Copyright 2003 American Medical Association. All Rights Reserved. Applicable FARS/DFARS Restrictions Apply to Government Use.2003
Shults provides a superb discussion related to pertinent issues in treatment for Parkinson disease (PD). Is there a treatment that slows the progression of PD? Which medication(s) should be used first in the treatment of PD? What should be done for patients who have begun to have motor fluctuations and/or dyskinesia? What is the role of surgery in PD, and which surgical treatment is best? What can be done for patients with cognitive compromise and/or hallucinations? Are there new treatments on the horizon for PD? He has provided clear and compelling replies to each of these questions.
Ritchie and colleagues used metal chelation therapy for patients with Alzheimer disease (AD). They show that treatment with clioquinol, a metal-protein attenuating compound that inhibits zinc and redox-active copper ions from binding to β-amyloid (Aβ), results in promoting Aβ dissolution and diminishing its toxic properties, slowing the rate of cognitive loss in a severely affected group of AD patients. Plasma Aβ42 levels declined and plasma zinc levels rose in the clioquinol-treated group. These findings offer an innovative strategy for slowing cognitive loss in patients with AD. Editorial perspective is provided by Roger N. Rosenberg, MD.
Mean ± SE change from baseline in cognitive abilities (as assessed with the cognitive score of the Alzheimer's Disease Assessment Scale [ADAS-cog]). Stratification by severity within the treatment arms is shown (less severely affected, ADAS-cog score of <25; more severely affected, ADAS-cog score of ≥25). Asterisk indicates P= .01; dagger, P= .02.
Clark and colleagues correlated cerebrospinal fluid (CSF) tau and β-amyloid (Aβ) levels with final dementia diagnosis. They found that elevated CSF tau levels are associated with the pathologic changes in AD and can be used to distinguish AD from other forms of dementia, including frontal dementia and dementia with Lewy bodies.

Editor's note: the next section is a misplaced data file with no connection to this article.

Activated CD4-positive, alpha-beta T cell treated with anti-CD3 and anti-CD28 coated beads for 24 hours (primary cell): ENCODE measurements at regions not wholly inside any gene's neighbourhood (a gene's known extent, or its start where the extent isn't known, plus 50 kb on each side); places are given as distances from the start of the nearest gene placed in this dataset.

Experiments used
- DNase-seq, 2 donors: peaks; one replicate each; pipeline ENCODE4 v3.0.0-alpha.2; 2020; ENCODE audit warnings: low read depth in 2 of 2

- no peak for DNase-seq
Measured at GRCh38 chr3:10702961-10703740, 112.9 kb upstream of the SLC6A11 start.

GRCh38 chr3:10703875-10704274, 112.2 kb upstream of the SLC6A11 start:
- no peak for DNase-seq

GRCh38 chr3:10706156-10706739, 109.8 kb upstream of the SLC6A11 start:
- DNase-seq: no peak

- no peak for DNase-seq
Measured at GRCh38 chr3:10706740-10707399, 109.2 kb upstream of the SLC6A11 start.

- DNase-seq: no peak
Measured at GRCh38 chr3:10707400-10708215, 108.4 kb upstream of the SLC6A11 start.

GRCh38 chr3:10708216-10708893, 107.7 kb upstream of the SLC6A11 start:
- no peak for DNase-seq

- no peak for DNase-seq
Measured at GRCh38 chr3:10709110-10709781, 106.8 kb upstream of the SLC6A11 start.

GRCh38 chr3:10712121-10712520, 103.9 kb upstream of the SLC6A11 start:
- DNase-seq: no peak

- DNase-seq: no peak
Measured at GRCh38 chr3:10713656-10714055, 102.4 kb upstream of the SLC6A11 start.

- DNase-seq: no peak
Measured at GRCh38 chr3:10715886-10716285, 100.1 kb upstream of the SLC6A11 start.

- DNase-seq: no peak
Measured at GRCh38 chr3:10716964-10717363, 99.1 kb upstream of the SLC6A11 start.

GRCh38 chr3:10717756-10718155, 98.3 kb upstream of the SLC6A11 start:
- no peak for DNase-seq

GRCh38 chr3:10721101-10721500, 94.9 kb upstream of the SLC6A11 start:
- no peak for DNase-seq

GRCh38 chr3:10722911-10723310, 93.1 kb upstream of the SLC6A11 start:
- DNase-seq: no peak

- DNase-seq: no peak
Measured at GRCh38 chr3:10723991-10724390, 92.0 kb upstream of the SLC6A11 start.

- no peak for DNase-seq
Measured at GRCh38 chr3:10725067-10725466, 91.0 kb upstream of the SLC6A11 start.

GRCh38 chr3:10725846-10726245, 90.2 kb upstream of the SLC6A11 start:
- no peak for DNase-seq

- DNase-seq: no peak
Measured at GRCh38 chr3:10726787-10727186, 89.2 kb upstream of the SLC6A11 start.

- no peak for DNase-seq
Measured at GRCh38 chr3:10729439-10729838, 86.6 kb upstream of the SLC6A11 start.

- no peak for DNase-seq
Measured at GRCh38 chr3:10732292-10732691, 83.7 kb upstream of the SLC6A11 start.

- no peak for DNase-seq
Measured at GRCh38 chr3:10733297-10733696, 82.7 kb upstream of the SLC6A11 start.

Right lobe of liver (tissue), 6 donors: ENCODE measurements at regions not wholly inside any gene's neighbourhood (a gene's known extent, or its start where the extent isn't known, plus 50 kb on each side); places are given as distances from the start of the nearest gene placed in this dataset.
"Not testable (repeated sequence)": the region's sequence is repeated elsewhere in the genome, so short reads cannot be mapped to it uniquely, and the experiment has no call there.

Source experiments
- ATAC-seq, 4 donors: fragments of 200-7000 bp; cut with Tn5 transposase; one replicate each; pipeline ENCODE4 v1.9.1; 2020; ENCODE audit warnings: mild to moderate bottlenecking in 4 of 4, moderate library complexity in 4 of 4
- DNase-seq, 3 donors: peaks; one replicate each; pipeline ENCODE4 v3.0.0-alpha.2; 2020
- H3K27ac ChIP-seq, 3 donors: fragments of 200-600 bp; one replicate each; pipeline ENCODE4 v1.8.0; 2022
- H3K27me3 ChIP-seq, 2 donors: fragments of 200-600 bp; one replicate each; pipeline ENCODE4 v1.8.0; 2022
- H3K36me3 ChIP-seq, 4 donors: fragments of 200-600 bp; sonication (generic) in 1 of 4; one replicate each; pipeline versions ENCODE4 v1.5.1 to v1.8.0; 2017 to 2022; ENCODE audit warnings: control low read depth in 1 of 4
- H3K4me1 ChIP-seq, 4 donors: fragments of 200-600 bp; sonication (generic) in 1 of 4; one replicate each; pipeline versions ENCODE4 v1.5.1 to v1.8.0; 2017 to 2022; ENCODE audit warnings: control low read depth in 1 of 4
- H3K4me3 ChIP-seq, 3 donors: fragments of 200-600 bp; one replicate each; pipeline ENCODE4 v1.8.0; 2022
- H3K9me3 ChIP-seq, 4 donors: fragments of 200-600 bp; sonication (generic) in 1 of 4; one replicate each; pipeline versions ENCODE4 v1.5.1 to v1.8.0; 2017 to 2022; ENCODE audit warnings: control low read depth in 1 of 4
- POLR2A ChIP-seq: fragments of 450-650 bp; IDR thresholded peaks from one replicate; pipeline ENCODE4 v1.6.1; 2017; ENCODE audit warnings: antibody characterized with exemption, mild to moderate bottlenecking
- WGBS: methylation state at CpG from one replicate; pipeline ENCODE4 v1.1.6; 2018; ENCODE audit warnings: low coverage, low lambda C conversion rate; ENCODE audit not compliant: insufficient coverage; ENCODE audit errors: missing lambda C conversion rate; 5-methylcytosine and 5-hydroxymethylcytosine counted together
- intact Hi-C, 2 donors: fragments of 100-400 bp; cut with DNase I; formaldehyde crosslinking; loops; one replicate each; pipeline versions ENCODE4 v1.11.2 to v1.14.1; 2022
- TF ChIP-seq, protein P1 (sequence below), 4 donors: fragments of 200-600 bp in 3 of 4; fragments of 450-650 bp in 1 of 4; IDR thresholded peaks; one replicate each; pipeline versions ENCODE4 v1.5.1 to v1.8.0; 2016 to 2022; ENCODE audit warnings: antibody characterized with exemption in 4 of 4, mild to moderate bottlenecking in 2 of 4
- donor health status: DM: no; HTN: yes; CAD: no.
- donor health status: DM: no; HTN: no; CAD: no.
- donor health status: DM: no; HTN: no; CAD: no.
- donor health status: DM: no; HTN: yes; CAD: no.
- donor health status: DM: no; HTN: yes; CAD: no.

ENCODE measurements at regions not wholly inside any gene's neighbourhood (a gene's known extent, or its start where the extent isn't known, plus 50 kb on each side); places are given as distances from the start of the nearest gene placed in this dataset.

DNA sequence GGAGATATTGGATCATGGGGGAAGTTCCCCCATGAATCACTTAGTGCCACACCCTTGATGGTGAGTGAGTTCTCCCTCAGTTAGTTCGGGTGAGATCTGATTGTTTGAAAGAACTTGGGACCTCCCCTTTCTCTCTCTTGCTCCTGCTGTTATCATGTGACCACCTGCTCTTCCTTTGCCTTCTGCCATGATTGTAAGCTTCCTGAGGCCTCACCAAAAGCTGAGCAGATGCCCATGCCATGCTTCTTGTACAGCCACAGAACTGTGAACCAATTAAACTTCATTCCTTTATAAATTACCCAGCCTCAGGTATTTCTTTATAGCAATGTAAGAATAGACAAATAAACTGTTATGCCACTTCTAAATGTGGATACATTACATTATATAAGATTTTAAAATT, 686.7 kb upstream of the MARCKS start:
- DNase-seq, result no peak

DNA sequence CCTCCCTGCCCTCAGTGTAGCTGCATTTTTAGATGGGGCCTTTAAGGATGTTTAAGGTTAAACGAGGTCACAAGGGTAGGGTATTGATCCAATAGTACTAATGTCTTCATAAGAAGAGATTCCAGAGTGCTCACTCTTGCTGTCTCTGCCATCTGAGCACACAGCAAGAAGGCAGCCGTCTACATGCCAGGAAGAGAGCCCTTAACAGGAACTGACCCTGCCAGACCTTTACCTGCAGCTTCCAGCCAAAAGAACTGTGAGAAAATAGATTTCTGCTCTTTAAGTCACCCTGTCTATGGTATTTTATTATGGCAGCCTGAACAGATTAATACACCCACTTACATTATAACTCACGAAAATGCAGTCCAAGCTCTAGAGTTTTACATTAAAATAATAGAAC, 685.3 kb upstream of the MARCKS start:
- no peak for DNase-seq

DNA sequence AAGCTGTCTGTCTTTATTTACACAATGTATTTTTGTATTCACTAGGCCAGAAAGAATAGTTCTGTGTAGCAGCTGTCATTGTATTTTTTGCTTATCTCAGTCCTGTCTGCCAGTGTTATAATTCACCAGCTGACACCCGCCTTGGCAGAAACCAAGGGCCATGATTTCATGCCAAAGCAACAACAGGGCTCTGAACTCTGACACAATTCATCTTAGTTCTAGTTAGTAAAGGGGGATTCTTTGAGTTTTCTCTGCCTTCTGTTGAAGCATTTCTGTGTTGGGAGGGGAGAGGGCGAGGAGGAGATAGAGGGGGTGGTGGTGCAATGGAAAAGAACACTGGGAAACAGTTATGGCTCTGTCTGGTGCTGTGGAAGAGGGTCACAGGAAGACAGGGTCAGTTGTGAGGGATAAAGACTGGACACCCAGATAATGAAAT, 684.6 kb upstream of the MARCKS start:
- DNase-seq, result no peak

Honig and colleagues studied the association between a clinical history of stroke and subsequent risk of Alzheimer disease (AD). In a large cohort of individuals without dementia, they determined the incidence rates for AD among those with and without stroke. The annual incidence rate for AD was 5.2% among individuals with stroke vs 4% for those without stroke. The hazards ratio for AD among those with a history of stroke was 1.6 compared with those without stroke. Of interest is the finding that of the vascular risk factors, hypertension, diabetes, and heart disease, only diabetes related to risk of AD in the absence of stroke.
Schievink describes the diagnostic difficulties and diagnostic delay associated with spontaneous intracranial hypotension. Ninety-four percent of patients in this cohort were initially diagnosed incorrectly, and many had a significant diagnostic delay before intracranial hypotension was identified. Increasing the awareness of spontaneous intracranial hypotension is emphasized, and important clinical and diagnostic issues are carefully reviewed.
The Parkinson Study Group assessed the efficacy and safety of rotigotine (D2 dopamine receptor agonist) patches (silicone-based transdermal system) for treating patients with Parkinson disease. Rotigotine-treated patients showed significant dose-related improvement in scores on the motor and activities of daily living subscales of the Unified Parkinson's Disease Rating Scale compared with controls. This study confirms previous findings that a dopamine agonist can be effectively and safely delivered via transdermal administration.
Kang and colleagues describe the different topographic patterns in acute ischemic stroke. Lesion patterns on diffusion-weighted imaging (DWI) were classified into single lesions, scattered lesions in 1 vascular territory, and multiple lesions in multiple vascular territories. They found that early DWI lesion patterns are associated with specific causes of stroke. These patterns provide early clues to the cause of stroke. Their findings are of great interest and provide useful information for patient management.